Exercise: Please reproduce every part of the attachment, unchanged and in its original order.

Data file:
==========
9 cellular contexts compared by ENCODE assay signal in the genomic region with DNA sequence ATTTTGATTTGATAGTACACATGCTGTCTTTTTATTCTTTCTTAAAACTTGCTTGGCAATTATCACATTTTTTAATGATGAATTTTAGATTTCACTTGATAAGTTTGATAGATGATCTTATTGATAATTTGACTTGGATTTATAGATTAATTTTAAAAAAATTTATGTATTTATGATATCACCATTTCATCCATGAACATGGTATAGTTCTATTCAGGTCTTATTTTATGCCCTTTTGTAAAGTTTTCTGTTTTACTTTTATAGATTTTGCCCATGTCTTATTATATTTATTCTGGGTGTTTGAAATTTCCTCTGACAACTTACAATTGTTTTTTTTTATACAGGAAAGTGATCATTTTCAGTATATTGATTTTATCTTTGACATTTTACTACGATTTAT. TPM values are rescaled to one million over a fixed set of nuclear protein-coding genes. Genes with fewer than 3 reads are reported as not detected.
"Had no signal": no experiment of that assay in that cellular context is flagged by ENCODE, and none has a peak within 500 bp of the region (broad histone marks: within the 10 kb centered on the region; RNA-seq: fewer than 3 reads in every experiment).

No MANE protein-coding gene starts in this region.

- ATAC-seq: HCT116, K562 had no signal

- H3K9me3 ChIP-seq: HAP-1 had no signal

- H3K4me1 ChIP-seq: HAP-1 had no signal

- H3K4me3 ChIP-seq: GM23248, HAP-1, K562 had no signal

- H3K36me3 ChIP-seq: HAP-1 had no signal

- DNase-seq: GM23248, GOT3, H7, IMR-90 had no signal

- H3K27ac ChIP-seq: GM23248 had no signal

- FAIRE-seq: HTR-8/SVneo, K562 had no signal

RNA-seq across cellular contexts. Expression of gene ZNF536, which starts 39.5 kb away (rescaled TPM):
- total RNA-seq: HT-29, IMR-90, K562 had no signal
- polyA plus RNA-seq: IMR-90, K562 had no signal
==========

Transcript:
9 cellular contexts compared by ENCODE assay signal in the genomic region with DNA sequence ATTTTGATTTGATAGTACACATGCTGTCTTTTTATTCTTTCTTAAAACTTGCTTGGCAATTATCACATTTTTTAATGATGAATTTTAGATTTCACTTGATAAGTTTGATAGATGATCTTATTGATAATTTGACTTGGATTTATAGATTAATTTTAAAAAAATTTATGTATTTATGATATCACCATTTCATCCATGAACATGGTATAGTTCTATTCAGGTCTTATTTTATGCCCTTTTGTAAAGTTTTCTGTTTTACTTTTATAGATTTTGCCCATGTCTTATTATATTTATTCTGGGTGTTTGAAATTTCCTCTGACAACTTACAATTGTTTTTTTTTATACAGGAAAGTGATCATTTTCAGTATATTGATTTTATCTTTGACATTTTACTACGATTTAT. TPM values are rescaled to one million over a fixed set of nuclear protein-coding genes. Genes with fewer than 3 reads are reported as not detected.
"Had no signal": no experiment of that assay in that cellular context is flagged by ENCODE, and none has a peak within 500 bp of the region (broad histone marks: within the 10 kb centered on the region; RNA-seq: fewer than 3 reads in every experiment).

No MANE protein-coding gene starts in this region.

- ATAC-seq: HCT116, K562 had no signal

- H3K9me3 ChIP-seq: HAP-1 had no signal

- H3K4me1 ChIP-seq: HAP-1 had no signal

- H3K4me3 ChIP-seq: GM23248, HAP-1, K562 had no signal

- H3K36me3 ChIP-seq: HAP-1 had no signal

- DNase-seq: GM23248, GOT3, H7, IMR-90 had no signal

- H3K27ac ChIP-seq: GM23248 had no signal

- FAIRE-seq: HTR-8/SVneo, K562 had no signal

RNA-seq across cellular contexts. Expression of gene ZNF536, which starts 39.5 kb away (rescaled TPM):
- total RNA-seq: HT-29, IMR-90, K562 had no signal
- polyA plus RNA-seq: IMR-90, K562 had no signal